A kinetic artist
Peter Wilkins of Clarke’s Beach prepares for next project
Sitting at a table in his garden in Clarke’s Beach, Peter Wilkins looks around. Taking in the sights and sounds, he is obviously savouring his surroundings.
“ The next body of work I’m going to start in September is Portraits of Canadian Musicians,” he says. “From rock bands to pop stars, I will try and encapsulate the variety and greatness of Canadian music.”
This accomplished and highly acclaimed artist is in his element. The 42-year-old is basking in the accolades that have been showered on his work in recent years.
But there was a time when Wilkins wondered if an artistic career would even materialize for him.
Born in London, England, Wilkins grew up in Leicestershire.
“I had a pretty idyllic childhood existence,” he said.
After high school, he decided to become a writer. To pursue his ambition, he travelled to Prague, in the Czech Republic. “ That’s a great place to write,” he said. It was also a great place to meet a wife. A relationship developed between Wilkins and Michelle Mahoney, a travelling Newfoundlander. As they say, the rest is history. The duo exchanged nuptials. Moving to the province in 1998, they settled in Michelle’s hometown, Clarke’s Beach. Today, they are the proud parents of four daughters — Amara, eight, Phoebe, 11, Xanthe, 13 and 14-year-old Zoe.
In his early 30s, Wilkins came to the realization that his natural talent lay not with writing, but elsewhere. He dabbled in art.
“I always returned to it, so I finally made the decision to go in that direction,” he commented. “I said to myself, ‘Alright, I’m just going to do art.’”
He has never regretted his life-changing decision.
Wilkins’ approach to art can best be described as lens-based.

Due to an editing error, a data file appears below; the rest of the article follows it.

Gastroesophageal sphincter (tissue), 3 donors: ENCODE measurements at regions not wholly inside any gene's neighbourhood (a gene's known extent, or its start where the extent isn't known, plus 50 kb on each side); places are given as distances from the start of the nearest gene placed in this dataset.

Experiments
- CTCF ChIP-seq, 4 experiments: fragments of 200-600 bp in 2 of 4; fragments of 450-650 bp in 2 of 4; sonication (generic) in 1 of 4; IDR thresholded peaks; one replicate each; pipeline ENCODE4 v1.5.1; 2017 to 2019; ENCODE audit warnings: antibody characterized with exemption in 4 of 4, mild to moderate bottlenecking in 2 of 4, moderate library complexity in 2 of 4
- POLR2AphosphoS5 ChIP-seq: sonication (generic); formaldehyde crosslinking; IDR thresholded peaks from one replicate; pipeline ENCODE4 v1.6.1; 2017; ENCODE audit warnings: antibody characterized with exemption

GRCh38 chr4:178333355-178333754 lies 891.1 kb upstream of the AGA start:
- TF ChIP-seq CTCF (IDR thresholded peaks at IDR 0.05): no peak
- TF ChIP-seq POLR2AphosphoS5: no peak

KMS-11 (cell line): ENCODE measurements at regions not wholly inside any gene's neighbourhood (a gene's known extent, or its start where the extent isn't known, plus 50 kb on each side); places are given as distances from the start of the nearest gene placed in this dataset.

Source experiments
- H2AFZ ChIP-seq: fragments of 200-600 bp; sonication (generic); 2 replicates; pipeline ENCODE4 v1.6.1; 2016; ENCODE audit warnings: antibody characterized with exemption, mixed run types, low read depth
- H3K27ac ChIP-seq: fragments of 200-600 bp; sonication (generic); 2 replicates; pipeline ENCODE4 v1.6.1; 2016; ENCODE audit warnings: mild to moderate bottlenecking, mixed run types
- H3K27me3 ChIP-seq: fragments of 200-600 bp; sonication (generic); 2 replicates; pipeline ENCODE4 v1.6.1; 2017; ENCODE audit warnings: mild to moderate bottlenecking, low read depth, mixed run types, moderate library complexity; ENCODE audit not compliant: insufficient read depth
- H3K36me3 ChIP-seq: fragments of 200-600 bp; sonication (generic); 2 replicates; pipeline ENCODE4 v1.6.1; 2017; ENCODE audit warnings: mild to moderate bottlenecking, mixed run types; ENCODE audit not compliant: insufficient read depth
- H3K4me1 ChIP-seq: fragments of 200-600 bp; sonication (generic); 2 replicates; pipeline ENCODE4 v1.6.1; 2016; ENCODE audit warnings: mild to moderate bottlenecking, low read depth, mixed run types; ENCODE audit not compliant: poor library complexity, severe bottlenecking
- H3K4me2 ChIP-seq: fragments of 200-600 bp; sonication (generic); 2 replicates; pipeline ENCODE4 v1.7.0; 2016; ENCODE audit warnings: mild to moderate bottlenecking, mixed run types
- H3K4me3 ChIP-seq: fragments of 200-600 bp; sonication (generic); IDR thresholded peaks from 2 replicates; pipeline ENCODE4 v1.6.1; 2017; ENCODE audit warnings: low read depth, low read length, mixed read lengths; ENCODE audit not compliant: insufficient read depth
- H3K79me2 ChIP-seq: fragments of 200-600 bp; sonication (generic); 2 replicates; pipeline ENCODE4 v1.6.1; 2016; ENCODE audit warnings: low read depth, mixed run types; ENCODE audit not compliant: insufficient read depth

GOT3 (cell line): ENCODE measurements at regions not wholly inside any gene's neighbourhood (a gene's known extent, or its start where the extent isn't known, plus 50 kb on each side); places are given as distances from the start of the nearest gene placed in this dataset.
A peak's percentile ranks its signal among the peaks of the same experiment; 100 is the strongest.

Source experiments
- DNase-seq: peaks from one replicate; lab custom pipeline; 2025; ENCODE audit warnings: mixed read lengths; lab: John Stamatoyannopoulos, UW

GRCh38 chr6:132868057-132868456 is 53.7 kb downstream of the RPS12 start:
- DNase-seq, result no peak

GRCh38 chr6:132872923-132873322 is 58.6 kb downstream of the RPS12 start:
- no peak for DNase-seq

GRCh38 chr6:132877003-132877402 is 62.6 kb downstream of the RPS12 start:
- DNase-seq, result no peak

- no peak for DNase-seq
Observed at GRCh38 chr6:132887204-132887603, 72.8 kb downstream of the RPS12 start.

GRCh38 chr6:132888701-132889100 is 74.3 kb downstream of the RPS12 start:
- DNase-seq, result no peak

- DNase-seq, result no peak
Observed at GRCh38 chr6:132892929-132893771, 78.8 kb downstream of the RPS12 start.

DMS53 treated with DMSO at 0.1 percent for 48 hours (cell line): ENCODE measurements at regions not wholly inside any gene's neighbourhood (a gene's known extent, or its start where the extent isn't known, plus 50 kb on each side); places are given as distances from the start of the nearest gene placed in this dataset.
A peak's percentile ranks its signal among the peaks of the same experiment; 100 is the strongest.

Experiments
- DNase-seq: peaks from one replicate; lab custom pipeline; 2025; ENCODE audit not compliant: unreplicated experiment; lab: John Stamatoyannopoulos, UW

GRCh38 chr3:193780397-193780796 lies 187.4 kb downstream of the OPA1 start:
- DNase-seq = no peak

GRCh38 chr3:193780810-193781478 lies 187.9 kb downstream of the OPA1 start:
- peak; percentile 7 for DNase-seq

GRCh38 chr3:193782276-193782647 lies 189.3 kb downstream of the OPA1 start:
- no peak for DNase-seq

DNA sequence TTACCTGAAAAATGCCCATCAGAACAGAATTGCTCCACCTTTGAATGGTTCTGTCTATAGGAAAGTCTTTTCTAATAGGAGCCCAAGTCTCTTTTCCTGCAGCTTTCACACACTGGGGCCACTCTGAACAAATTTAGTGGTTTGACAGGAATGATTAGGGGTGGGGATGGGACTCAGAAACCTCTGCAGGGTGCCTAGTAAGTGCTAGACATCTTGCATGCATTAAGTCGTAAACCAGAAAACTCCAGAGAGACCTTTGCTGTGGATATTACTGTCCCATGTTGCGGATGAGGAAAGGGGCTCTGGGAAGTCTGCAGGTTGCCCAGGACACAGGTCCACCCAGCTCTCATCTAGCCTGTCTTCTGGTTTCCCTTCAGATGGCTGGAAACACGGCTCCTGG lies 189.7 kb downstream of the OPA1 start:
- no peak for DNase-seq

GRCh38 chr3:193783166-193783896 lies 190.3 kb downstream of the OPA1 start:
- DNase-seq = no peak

“Everything I do comes from either a still camera or a video camera,” he explained. “I think it’s always very important to expand the boundaries of art. I ask, ‘How can I go a little bit further?’” Wilkins aims to get inside his subjects. “My portraits are much more trying to get the real person, to get a sense of who they are, where they go and what they’ve done with their lives; their aspirations and greatest moments. Over the process of a portrait, they can reflect on the best of times and the worst of times. I play with photographs in ways people haven’t,” he said.
While he does some still photography work, Wilkins specialized in creating video portraits.
He is perhaps best known for his kinetic portraits of 12 Canadian writers. This project critically engages such writers as Margaret Atwood, Douglas Coupland and Jane Uruqhart.
Dr. Jennifer Dyer, humanities graduate officer, Memorial University, St. John’s, described Wilkins’ digital video installation as “simple and direct … complex and quietly engaging.”
For Wilkins, the word “ kinetic” implies movement.
“A still photograph captures only one instant. But having video portraits is a slightly new step,” he said.
The Portrait Gallery of Canada purchased Wilkins’ entire suite of 12 Canadian Writers in 2008.
His series of artworks include the Colour of Wine, which captures the depth and tonal shifts of several varieties of well-known wines.
Wilkins also served as the first artist-inresidence at Memorial University.
There seems to be no end to the projects Wilkins undertakes. He personifies kinetic energy himself. He is the epitome of energy and enthusiasm, bursting with ideas for innovative projects.
As for the future, his Portraits of Canadian Musicians project is currently in process.
First, he compiled a lengthy list of musicians “in all genres worthy and great,” Wilkins commented. The difficult part will be to narrow down the list to 20. He will then contact the musicians and ask them to sit for their kinetic portraits.
“I’m immensely fortunate to be here,” Wilkins said. “It’s a brilliant place to live and bring up a family. You have space and fresh air. I think it’s absolutely idyllic.”
Which is exactly how he described his hometown in England.